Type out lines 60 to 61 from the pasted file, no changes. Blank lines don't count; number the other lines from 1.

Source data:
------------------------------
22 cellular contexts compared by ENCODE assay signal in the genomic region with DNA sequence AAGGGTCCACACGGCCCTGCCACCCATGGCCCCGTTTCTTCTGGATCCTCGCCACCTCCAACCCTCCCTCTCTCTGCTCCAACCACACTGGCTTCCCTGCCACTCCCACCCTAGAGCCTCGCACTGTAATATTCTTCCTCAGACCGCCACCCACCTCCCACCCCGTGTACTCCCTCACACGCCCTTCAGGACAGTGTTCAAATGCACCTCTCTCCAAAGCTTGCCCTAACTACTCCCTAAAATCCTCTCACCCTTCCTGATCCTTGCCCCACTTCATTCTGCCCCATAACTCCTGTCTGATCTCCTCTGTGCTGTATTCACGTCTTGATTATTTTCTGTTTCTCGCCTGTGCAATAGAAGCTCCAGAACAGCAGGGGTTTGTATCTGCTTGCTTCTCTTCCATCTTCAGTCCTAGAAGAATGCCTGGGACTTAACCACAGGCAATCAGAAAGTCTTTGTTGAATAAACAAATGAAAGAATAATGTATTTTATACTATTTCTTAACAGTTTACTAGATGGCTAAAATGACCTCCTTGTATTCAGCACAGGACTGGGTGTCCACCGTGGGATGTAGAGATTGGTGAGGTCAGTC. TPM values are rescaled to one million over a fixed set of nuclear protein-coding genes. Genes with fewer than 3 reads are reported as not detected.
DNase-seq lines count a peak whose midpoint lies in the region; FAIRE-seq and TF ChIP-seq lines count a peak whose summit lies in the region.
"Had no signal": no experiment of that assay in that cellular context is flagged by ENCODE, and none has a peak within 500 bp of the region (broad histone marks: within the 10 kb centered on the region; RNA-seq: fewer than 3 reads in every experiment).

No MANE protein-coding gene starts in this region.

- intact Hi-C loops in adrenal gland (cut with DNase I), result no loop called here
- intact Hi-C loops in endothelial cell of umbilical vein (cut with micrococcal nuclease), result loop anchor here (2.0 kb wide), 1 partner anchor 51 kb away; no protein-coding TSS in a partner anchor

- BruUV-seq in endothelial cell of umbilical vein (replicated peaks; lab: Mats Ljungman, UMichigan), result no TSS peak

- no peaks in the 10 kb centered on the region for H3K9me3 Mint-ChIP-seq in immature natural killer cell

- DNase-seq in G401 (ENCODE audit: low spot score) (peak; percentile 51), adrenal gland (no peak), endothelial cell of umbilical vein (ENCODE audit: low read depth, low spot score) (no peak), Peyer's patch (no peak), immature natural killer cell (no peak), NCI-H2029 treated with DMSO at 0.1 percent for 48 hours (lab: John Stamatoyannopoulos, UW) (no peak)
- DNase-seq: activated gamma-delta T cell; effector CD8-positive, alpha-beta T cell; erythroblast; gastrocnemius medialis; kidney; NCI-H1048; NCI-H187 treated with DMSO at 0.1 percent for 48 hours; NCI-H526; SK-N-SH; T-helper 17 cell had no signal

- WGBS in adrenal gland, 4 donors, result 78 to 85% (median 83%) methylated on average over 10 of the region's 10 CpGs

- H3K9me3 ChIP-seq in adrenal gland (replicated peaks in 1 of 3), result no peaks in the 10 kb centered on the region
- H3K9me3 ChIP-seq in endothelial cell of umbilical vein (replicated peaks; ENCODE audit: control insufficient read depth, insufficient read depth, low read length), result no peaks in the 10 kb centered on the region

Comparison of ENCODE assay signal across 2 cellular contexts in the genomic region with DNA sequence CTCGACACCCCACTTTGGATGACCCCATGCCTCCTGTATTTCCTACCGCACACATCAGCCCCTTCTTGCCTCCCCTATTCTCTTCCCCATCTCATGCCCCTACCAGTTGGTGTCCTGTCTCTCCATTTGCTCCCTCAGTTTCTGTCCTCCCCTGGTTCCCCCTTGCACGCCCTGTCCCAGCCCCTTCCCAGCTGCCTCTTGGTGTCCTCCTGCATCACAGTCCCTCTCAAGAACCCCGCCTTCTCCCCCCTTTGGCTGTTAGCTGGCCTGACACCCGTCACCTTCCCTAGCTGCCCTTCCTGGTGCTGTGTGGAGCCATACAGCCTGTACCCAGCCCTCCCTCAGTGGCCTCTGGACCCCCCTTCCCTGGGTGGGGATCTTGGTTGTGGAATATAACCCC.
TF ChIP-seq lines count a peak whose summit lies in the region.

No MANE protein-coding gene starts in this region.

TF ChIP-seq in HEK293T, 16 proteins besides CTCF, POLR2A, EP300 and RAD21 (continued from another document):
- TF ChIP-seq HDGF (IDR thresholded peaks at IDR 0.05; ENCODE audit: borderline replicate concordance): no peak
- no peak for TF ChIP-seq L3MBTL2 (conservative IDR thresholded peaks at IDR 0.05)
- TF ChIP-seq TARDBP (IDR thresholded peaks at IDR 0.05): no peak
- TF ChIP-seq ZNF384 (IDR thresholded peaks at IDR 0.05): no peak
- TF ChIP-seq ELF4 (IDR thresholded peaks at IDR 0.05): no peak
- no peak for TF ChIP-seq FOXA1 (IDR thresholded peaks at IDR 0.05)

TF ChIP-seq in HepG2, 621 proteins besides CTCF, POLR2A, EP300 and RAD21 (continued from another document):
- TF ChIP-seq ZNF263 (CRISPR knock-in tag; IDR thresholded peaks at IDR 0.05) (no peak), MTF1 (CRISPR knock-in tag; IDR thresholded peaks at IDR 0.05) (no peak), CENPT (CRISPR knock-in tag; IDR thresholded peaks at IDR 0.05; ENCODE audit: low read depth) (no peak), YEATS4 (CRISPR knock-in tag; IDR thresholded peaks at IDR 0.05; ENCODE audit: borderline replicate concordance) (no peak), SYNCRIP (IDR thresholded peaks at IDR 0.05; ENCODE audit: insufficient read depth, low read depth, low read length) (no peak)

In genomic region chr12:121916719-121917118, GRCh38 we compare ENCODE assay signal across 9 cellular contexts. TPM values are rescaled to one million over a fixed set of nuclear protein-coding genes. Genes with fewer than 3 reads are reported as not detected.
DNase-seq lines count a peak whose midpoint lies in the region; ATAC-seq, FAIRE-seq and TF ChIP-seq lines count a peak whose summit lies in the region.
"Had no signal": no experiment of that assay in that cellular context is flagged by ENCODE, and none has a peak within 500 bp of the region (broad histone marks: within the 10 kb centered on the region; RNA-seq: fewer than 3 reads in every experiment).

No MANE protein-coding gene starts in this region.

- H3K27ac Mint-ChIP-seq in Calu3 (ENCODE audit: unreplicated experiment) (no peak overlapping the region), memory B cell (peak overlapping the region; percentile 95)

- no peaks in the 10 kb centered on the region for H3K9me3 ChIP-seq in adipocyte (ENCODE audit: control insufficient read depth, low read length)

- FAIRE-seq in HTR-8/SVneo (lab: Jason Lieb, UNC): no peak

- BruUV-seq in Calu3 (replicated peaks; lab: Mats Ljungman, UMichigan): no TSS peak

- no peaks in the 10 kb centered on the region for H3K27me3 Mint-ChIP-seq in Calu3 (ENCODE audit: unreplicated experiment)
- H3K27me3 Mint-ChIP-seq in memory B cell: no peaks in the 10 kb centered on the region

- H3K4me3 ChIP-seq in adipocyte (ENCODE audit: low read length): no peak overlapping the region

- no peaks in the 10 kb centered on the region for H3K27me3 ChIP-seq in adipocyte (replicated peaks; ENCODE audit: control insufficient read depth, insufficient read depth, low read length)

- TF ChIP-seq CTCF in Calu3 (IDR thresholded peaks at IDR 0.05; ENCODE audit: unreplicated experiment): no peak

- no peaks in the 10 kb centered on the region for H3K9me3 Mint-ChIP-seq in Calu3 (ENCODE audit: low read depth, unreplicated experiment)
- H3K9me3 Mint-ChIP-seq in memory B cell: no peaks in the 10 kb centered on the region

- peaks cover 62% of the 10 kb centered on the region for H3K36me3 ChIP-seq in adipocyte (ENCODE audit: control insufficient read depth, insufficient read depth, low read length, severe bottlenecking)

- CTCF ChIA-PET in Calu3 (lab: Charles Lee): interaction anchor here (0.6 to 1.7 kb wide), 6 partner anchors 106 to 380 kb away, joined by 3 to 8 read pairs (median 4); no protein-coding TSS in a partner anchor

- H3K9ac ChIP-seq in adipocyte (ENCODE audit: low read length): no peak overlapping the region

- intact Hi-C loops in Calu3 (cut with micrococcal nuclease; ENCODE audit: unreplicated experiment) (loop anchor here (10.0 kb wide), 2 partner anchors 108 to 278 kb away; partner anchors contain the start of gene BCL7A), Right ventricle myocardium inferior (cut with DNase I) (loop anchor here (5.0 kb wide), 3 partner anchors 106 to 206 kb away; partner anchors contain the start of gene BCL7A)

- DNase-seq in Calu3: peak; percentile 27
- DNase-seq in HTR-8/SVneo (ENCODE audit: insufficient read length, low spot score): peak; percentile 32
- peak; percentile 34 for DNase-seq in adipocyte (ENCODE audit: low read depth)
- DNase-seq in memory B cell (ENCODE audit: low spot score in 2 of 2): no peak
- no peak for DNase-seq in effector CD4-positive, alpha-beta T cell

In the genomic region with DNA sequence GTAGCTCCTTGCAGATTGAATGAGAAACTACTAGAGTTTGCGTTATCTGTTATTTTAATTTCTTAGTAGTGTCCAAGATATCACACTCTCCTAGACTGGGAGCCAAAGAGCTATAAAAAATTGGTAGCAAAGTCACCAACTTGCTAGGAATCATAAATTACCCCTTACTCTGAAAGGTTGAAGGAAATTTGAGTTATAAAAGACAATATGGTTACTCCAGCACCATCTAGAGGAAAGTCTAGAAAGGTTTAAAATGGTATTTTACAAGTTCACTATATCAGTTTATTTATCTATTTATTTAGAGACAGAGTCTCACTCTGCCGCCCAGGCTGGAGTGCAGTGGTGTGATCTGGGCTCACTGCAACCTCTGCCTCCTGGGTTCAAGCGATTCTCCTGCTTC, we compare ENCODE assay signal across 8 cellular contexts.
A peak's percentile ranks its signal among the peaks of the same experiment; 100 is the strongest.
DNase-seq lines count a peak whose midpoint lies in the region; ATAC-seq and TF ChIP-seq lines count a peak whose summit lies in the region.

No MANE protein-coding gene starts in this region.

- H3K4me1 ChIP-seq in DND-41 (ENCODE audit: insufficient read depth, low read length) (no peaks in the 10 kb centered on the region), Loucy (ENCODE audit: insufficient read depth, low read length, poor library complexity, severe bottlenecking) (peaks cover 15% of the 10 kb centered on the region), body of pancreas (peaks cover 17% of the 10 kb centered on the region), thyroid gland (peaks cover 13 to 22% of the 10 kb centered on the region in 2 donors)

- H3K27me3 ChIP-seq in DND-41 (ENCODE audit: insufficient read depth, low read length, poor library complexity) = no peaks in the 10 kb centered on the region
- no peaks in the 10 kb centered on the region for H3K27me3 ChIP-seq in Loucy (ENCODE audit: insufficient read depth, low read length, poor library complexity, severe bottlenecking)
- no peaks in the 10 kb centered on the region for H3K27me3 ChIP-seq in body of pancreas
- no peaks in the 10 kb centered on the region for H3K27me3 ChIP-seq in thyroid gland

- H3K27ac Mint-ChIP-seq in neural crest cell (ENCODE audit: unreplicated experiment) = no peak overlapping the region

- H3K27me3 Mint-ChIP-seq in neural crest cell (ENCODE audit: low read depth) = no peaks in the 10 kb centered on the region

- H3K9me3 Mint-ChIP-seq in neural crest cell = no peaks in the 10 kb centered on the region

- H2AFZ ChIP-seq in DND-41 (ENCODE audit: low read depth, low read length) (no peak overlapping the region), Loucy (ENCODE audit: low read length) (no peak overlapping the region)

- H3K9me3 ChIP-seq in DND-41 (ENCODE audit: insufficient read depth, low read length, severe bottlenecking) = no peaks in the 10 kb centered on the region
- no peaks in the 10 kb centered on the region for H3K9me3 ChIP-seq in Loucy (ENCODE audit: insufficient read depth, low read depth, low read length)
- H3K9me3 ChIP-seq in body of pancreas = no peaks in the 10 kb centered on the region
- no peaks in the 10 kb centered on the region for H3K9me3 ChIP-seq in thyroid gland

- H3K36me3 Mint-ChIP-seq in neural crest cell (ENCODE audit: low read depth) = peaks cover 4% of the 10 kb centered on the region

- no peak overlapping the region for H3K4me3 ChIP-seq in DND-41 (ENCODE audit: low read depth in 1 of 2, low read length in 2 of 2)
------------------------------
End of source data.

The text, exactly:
- H3K27me3 Mint-ChIP-seq in neural crest cell (ENCODE audit: low read depth) = no peaks in the 10 kb centered on the region

- H3K9me3 Mint-ChIP-seq in neural crest cell = no peaks in the 10 kb centered on the region